What is the Wine Capital of Spain?
Spain, historically known as one of the forefathers in the art of winemaking, has been producing wine for over 3,000 years, which is six times longer than the United States. As one can imagine, traditional methods of winemaking have been passed down from generation to generation to preserve the art and history of “Old World” winemaking practices.
While we hear about France and Italy when it comes to winemaking, most don’t know about the historical significance Spain holds when it comes to Grenache. Here’s everything you need to know about the history of wine in Spain, the types of wine originating from Spain, and its coveted wine capital, Rioja.
The History of Wine in Spain
Although Spain as a whole didn’t see the fame their northern counterpart, France, saw until around 50 years ago, one region made an early and historical rise to the spotlight. Rioja, a direct neighbor to both the Navarra wine region and the southern border of France, is the undisputed wine capital of Spain.
Rioja, best known for its use of oak barrels and its production of Grenache and Tempranillo, was the very first wine region to be awarded DO status (denominación de origen, a prestigious quality classification), and later was the first region to receive the top-level DOCa status (the highest classification). The status of a region, similar to the United State’s use of AVAs, is used to classify and give labeling status to help consumers understand where their wine is coming from.
Rioja has had an unwavering history when it comes to winemaking, with a large boost during the mildew and phylloxera invasions of Bordeaux. During this time, in the late 19th century, many winemakers and merchants traveled south and ended up in Rioja, where they were able to buy supplies and introduce the use of French Oak barrels for wine fermentation and storage.
This forged relationship between Bordeaux and Rioja is the reason for Rioja’s use of oak barrels which has now distinguished the region and placed it at the top of the list for Spanish wine regions.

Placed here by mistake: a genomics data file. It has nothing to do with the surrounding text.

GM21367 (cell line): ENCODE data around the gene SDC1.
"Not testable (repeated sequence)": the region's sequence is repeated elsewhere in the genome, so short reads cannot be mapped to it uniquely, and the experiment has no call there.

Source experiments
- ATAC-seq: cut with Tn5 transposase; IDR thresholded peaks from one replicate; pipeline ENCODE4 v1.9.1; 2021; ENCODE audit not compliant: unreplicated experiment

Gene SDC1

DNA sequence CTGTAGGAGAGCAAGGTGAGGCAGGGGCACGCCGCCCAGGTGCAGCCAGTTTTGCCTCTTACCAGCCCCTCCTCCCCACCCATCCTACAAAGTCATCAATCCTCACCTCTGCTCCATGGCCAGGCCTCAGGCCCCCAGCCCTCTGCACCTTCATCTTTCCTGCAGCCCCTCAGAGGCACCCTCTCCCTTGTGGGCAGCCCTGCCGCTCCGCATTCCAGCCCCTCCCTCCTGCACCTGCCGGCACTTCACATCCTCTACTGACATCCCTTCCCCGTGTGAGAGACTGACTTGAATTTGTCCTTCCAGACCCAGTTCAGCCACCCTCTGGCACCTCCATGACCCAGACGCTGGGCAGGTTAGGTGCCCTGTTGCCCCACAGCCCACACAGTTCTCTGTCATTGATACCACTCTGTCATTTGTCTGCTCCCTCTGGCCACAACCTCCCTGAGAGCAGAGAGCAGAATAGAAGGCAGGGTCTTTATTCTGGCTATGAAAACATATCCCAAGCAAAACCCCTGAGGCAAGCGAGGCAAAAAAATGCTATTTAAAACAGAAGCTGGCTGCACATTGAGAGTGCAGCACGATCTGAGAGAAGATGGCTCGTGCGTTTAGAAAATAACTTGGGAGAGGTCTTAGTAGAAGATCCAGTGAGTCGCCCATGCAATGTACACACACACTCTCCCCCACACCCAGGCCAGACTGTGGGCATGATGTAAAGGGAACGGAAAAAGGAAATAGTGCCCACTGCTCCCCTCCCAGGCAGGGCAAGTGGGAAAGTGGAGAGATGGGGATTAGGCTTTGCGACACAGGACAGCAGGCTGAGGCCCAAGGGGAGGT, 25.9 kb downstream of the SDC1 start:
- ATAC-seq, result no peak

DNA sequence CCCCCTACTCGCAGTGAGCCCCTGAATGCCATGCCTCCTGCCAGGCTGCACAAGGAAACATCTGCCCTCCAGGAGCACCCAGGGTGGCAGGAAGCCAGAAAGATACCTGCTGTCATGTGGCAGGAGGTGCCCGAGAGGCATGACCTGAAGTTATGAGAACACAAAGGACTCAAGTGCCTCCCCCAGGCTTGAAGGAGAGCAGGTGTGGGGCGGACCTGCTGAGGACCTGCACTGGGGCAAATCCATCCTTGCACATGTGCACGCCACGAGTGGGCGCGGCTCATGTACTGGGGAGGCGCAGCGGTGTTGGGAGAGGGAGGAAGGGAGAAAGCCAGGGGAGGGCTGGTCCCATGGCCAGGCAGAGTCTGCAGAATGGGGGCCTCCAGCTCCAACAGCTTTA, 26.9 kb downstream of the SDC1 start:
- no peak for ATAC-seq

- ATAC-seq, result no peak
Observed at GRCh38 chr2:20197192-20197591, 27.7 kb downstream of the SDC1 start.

Types of Wine That Originated in Spain
Although there are over 400 varieties of wine grapes planted throughout Spain, only 20 varieties make up 88 percent of the country’s grape production. Among those 20 varieties, the two that have held onto the spotlight and are now planted in wine regions around the world are Grenache and Tempranillo.
Grenache is a late ripening fruit that needs a hot, dry region to grow properly, making it a unique varietal that can be planted in areas most varieties would not flourish. Grenache, which originated in Spain, and is now almost 500,000 acres worldwide, has a medium acid and tannin profile and typically has notes of black cherry, raspberry, and occasionally tobacco. Grenache is also commonly used as a high percentage blending wine used in Rioja for their Rioja blends.
Tempranillo is another varietal that originated in Spain, and although it has not been introduced to as many international wine regions as Grenache, it has become one of the staple wines of Spain, and has a heavy impact on Spanish winemaking practices. Compared to Grenache, Tempranillo has a higher tannin and lower acid profile with a dark fruit flavor profile, like cherries and plums.
A Final Note on Wine in Spain
Understanding the history of Spain and the country’s significance in “Old World” wine and the now worldwide culture of winemaking, one can see the importance to preserve the style and history that began centuries ago and founded the culture many have grown to love. Wine is continually spreading and reaching every corner of the planet, and it all began in regions like Rioja, Navarra, and Bordeaux.